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Europe gears up to mark 80 years since D-Day Normandy landings

A French soldier looks on as U.S. and French Naval Forces perform an amphibious assault rehearsal on OMAHA Beach, France, on 4th June 2024
A French soldier looks on as U.S. and French Naval Forces perform an amphibious assault rehearsal on OMAHA Beach, France, on 4th June 2024 Copyright AP Photo
Copyright AP Photo
By Alessio Dell'Anna with AP
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D-Day, also known as Operation Overlord, remains the biggest amphibious operation in military history, involving around 150,000 Allied forces landing in Normandy on 6 June 1944.

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Europe is preparing to mark 80 years since D-Day with a week of commemorations and ceremonies.

On Tuesday, two French Navy landing craft arrived at Omaha Beach for an assault rehearsal involving dozens of volunteers. They were joined by US Army vintage Harley Davidson motorbikes in a large parade across the Normandy landing beaches.

On the other side of the Channel, the sea and skies around the English city of Portsmouth were buzzing with ships and planes as British veterans left the coast of the UK, heading to France.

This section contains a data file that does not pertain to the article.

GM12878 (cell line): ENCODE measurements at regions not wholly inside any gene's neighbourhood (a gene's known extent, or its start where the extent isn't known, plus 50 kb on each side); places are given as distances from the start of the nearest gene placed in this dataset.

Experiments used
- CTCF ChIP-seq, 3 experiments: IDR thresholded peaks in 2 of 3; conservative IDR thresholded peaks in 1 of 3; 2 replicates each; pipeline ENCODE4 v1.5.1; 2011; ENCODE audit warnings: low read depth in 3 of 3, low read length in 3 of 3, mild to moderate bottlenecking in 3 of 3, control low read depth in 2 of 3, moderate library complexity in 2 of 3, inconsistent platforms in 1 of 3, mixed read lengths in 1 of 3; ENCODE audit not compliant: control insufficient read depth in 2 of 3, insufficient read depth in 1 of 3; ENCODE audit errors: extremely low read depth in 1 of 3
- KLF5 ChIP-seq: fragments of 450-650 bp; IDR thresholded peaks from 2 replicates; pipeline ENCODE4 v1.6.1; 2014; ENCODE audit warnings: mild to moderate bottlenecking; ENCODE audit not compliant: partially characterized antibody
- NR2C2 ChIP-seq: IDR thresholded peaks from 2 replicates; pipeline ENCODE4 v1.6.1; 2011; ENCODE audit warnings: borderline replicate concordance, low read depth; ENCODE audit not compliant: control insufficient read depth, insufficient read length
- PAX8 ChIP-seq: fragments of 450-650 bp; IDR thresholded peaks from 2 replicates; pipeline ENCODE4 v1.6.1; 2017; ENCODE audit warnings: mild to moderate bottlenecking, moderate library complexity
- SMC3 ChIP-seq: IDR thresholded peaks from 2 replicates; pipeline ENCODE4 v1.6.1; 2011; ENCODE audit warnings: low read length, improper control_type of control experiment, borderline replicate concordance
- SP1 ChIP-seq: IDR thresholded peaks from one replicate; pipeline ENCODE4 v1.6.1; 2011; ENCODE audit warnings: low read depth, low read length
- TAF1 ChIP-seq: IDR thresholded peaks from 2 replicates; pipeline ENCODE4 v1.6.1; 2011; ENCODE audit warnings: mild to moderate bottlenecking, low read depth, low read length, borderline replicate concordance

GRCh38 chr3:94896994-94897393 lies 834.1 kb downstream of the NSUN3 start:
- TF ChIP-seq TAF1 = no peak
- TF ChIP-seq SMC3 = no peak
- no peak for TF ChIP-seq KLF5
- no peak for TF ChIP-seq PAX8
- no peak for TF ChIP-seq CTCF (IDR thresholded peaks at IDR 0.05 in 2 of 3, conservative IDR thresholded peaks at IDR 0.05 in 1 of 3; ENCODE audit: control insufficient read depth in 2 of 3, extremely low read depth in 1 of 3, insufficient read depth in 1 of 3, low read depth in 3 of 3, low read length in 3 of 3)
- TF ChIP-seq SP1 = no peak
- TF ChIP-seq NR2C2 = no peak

The veterans will take part in parades, school visits and other ceremonies — including the official 6 June commemoration of the landings by soldiers from across the US, the UK, Canada and other Allied nations on five beaches.

Largest amphibious invasion in military history

On 6 June 1944, Allied forces invaded Normandy, on the northern coast of France, with an unprecedented armada of ships, troops and planes to punch a hole in Nazi leader Adolph Hitler's defences in Western Europe.

In France, the Allies landed over 150,000 troops, using more than 5,000 ships and landing craft.

It still remains the largest naval, air and land operation in history and significantly accelerated the fall of Nazi Germany, as its forces were already losing ground to the Soviet Union in the east and facing the earlier Allied invasion in southern Italy.

The effort mainly involved US, UK and Canadian troops but also received support from units from France, Australia, Belgium, the Czech Republic, the Netherlands, Greece, New Zealand, Norway, Poland and Rhodesia.

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